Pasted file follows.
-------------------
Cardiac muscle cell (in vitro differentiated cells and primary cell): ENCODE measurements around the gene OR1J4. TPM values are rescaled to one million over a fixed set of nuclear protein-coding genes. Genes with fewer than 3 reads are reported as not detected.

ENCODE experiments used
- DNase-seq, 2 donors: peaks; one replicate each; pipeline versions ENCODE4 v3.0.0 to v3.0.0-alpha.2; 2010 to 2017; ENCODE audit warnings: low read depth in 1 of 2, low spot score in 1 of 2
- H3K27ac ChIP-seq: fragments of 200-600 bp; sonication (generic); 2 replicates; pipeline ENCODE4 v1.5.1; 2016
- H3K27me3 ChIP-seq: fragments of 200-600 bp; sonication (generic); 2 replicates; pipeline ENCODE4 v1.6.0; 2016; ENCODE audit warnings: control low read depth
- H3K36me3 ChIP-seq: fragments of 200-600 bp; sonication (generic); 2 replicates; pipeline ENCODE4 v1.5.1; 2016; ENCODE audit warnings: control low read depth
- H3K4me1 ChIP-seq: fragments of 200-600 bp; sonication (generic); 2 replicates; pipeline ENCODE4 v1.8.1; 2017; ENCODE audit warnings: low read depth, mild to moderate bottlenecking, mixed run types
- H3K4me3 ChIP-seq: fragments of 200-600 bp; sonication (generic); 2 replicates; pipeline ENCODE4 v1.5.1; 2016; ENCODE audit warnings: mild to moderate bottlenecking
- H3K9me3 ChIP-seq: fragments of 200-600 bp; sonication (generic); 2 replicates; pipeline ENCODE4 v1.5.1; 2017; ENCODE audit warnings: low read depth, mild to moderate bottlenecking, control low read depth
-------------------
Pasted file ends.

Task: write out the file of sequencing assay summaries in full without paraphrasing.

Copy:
Cardiac muscle cell (in vitro differentiated cells and primary cell): ENCODE measurements around the gene OR1J4. TPM values are rescaled to one million over a fixed set of nuclear protein-coding genes. Genes with fewer than 3 reads are reported as not detected.

ENCODE experiments used
- DNase-seq, 2 donors: peaks; one replicate each; pipeline versions ENCODE4 v3.0.0 to v3.0.0-alpha.2; 2010 to 2017; ENCODE audit warnings: low read depth in 1 of 2, low spot score in 1 of 2
- H3K27ac ChIP-seq: fragments of 200-600 bp; sonication (generic); 2 replicates; pipeline ENCODE4 v1.5.1; 2016
- H3K27me3 ChIP-seq: fragments of 200-600 bp; sonication (generic); 2 replicates; pipeline ENCODE4 v1.6.0; 2016; ENCODE audit warnings: control low read depth
- H3K36me3 ChIP-seq: fragments of 200-600 bp; sonication (generic); 2 replicates; pipeline ENCODE4 v1.5.1; 2016; ENCODE audit warnings: control low read depth
- H3K4me1 ChIP-seq: fragments of 200-600 bp; sonication (generic); 2 replicates; pipeline ENCODE4 v1.8.1; 2017; ENCODE audit warnings: low read depth, mild to moderate bottlenecking, mixed run types
- H3K4me3 ChIP-seq: fragments of 200-600 bp; sonication (generic); 2 replicates; pipeline ENCODE4 v1.5.1; 2016; ENCODE audit warnings: mild to moderate bottlenecking
- H3K9me3 ChIP-seq: fragments of 200-600 bp; sonication (generic); 2 replicates; pipeline ENCODE4 v1.5.1; 2017; ENCODE audit warnings: low read depth, mild to moderate bottlenecking, control low read depth